Of necessity there will have to be discussion of matters medical, psychiatric, social, and religious. We are aware that these matters are, from their very nature, controversial.  (Alcoholics Anonymous pg. 19)

There is hope for those of us who are at the most desperate levels of alcoholism/addiction.  This hope relies on us not getting sucked into the flawed idea that “information is what will keep me sober.”  INFORMATION WILL NOT BE ENOUGH TO KEEP YOU SOBER!!!  Information is just one of the tools that is supposed to help get you to what will keep you sober.  Look at the information that the early A.A.’s gave to the man in the story we started with when he relapsed:

“Then they outlined the spiritual answer and program of action which a hundred of them had followed successfully. Though I had been only a nominal churchman, their proposals were not, intellectually, hard to swallow. But the program of action, though entirely sensible, was pretty drastic. It meant I would have to throw several lifelong conceptions out of the window. That was not easy. But the moment I made up my mind to go through with the process, I had the curious feeling that my alcoholic condition was relieved, as in fact it proved to be.

“Quite as important was the discovery that spiritual principles would solve all my problems. I have since been brought into a way of living infinitely more satisfying and, I hope, more useful than the life I lived before. My old manner of life was by no means a bad one, but I would not exchange its best moments for the worst I have now. I would not go back to it even if I could.”  (Alcoholics Anonymous pgs. 42– 43)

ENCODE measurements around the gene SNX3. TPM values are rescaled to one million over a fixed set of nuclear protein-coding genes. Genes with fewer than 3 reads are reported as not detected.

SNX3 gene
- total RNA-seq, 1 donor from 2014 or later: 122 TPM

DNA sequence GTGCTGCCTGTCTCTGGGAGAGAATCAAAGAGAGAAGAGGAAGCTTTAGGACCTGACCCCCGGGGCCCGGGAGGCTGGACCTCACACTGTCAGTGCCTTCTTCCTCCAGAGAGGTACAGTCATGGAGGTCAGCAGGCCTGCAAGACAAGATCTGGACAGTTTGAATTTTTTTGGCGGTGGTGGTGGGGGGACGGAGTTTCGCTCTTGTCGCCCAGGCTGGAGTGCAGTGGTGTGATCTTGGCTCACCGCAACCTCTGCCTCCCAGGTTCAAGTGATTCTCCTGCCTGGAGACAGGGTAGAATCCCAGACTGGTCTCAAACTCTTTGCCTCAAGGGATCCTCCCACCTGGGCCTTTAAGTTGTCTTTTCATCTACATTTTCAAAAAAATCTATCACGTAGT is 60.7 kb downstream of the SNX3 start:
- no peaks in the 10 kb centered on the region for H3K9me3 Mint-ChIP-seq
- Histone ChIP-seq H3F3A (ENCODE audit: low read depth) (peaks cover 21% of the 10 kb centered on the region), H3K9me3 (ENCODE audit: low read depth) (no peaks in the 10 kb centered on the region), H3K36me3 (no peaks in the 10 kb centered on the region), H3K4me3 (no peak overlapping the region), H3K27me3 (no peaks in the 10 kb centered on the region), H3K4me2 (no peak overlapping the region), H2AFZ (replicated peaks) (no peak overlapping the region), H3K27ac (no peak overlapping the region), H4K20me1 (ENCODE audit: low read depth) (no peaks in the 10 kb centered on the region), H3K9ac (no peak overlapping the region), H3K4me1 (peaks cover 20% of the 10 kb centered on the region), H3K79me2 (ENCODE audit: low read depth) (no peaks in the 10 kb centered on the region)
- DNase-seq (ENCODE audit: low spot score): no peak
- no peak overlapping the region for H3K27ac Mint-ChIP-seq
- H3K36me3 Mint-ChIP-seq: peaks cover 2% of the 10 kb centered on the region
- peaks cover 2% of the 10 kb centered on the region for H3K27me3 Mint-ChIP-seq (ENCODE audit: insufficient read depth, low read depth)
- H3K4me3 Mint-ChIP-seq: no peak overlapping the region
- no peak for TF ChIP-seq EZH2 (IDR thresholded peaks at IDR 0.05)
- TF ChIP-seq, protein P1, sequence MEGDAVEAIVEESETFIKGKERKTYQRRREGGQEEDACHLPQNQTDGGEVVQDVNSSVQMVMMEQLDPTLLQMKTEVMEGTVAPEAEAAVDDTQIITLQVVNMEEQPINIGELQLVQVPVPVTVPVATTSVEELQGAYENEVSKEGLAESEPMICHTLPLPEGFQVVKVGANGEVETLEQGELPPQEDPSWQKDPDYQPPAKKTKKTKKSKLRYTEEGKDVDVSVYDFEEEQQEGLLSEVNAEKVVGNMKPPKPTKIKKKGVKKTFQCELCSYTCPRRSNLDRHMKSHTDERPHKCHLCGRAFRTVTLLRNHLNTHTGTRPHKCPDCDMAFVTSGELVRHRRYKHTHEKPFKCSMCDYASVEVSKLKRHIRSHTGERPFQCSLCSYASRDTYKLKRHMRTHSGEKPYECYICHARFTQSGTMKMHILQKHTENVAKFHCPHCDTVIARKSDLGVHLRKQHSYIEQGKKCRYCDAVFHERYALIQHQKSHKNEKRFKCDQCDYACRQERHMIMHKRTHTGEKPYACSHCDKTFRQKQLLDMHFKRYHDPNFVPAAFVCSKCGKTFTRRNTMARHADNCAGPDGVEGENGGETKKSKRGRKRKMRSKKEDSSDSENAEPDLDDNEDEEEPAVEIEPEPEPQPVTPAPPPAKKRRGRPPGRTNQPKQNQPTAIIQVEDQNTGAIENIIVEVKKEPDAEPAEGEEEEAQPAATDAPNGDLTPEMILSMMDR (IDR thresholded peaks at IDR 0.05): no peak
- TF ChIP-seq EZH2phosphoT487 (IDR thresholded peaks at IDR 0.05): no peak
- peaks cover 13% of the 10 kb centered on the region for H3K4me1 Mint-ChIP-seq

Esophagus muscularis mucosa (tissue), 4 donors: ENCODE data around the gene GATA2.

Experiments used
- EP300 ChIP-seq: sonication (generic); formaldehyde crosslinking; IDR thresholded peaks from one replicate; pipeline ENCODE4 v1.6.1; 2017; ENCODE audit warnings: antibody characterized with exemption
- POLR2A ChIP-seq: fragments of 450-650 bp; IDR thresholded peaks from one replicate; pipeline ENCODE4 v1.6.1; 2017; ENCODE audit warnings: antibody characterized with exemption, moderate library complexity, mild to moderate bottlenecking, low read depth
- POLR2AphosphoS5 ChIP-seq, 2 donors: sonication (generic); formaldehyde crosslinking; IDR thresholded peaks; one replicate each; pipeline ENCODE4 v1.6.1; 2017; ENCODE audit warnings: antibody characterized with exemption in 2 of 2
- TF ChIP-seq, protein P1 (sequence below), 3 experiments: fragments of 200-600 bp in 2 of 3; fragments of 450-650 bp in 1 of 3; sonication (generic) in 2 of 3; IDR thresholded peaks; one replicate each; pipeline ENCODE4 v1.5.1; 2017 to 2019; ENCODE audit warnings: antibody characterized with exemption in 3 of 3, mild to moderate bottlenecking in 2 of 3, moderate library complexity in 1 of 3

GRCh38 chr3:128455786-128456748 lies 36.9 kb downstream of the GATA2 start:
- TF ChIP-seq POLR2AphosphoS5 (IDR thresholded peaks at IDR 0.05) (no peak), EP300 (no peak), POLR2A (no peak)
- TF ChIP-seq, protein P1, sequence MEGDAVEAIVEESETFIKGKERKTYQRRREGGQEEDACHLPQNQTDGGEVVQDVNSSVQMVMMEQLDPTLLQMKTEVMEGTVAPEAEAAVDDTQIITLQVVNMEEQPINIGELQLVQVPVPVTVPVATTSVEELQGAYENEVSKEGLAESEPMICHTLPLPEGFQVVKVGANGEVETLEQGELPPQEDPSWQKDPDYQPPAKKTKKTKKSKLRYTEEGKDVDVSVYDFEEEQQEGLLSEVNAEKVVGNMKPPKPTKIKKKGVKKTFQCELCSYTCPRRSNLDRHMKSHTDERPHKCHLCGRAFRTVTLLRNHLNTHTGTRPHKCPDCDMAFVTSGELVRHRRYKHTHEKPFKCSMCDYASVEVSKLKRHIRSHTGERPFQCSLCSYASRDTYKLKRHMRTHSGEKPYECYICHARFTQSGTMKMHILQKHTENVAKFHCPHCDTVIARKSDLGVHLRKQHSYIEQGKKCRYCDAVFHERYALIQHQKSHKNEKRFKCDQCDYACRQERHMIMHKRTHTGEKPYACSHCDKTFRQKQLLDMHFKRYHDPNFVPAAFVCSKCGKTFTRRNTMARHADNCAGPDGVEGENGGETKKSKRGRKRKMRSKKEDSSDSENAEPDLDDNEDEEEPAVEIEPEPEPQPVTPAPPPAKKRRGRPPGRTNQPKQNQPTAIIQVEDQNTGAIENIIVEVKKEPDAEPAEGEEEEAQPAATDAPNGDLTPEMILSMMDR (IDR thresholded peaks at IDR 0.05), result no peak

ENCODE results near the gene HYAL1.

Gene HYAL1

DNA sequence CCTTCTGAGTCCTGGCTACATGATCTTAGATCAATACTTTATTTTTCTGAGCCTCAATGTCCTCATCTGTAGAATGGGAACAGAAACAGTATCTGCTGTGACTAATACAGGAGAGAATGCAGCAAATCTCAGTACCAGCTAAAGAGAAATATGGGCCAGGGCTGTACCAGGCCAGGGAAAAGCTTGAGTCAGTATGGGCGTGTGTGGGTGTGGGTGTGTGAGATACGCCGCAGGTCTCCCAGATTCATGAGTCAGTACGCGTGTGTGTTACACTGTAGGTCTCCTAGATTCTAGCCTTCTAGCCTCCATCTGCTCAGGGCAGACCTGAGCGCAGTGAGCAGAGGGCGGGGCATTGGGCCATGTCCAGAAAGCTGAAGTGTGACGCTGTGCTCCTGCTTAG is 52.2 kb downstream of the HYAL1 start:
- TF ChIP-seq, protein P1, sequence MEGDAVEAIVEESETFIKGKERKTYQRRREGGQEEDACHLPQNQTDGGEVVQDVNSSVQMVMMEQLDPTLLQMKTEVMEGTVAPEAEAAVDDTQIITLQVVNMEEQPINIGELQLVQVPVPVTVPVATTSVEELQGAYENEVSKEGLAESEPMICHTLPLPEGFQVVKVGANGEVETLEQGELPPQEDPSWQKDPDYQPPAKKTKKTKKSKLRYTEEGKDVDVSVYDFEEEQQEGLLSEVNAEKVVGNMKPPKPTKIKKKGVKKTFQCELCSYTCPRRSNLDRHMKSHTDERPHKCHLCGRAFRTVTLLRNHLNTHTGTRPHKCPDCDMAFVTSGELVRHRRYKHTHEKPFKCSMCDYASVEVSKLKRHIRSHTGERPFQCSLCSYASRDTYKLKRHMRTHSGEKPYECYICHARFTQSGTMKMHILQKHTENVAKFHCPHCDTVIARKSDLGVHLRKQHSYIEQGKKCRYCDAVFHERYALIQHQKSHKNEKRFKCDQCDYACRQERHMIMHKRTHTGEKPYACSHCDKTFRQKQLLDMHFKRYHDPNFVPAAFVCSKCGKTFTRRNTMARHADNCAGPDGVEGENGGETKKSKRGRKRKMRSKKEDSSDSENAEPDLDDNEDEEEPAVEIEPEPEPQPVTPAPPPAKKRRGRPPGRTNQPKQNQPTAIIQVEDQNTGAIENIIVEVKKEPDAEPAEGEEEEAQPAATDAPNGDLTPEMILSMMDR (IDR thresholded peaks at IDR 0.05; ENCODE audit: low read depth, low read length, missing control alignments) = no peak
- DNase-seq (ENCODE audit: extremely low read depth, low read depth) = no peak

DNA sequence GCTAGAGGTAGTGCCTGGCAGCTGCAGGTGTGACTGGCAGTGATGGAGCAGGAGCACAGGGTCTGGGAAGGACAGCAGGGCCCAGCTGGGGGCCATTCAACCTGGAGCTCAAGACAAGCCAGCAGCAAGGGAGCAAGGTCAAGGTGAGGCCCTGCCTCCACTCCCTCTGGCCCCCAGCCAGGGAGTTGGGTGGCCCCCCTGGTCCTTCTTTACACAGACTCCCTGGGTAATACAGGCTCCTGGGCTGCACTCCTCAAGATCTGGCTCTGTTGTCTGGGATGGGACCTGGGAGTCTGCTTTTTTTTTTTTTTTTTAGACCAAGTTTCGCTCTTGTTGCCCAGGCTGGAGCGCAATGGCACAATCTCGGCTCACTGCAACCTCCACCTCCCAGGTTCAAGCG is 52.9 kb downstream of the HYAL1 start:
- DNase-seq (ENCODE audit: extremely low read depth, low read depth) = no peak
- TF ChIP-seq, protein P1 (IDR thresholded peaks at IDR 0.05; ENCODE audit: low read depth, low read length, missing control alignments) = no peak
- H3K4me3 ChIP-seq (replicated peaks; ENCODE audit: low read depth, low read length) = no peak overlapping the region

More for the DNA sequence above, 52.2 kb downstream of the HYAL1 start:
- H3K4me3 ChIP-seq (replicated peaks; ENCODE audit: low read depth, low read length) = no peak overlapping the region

The solution is described here as “a way of living” that is more satisfying than anything before.  The hope of recovery rests in finding a completely new way of living.  A new basis of life that will result in changes in the way you think and why you have those thoughts, changes in what feelings you have and why, all of this leading to changes in what you do.  In other words:  RECOVERY IS ABOUT ENDING UP BEING A COMPLETELY DIFFERENT PERSON THAN WHO YOU WERE WHEN YOU STARTED.  IF YOU ARE NOT CHANGED, YOU ARE THE SAME AND WILL GET THE SAME RUSULTS.

If you do not plan on being changed completely, then you do not plan on getting recovery.  If you do not aim towards a new way of living that is infinitely more satisfying than any way of living you have had before you have decided to stay with the same way of living and have decided to continue to live the life of an alcoholic/addict.

I beg you to move beyond knowledge to the desperate desire to be a completely different person, because that is where your hope lies.

 

Stay sober my friends…

Wade H.

Recovery: More Than Information and Memories

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Recovery:  More Than Information and Memories

So we shall describe some of the mental states that precede a relapse into drinking, for obviously this is the crux of the problem.  (Alcoholics Anonymous pg. 35)

Why do those of us that truly want to quit relapse?  We say and believe we want to stop, we do things to stop, yet in a moment we go back.  I suppose that no single reason will cover why everyone who relapses goes back, but let’s look at one that many of us have experienced yet may not have been able to explain to others or even to ourselves.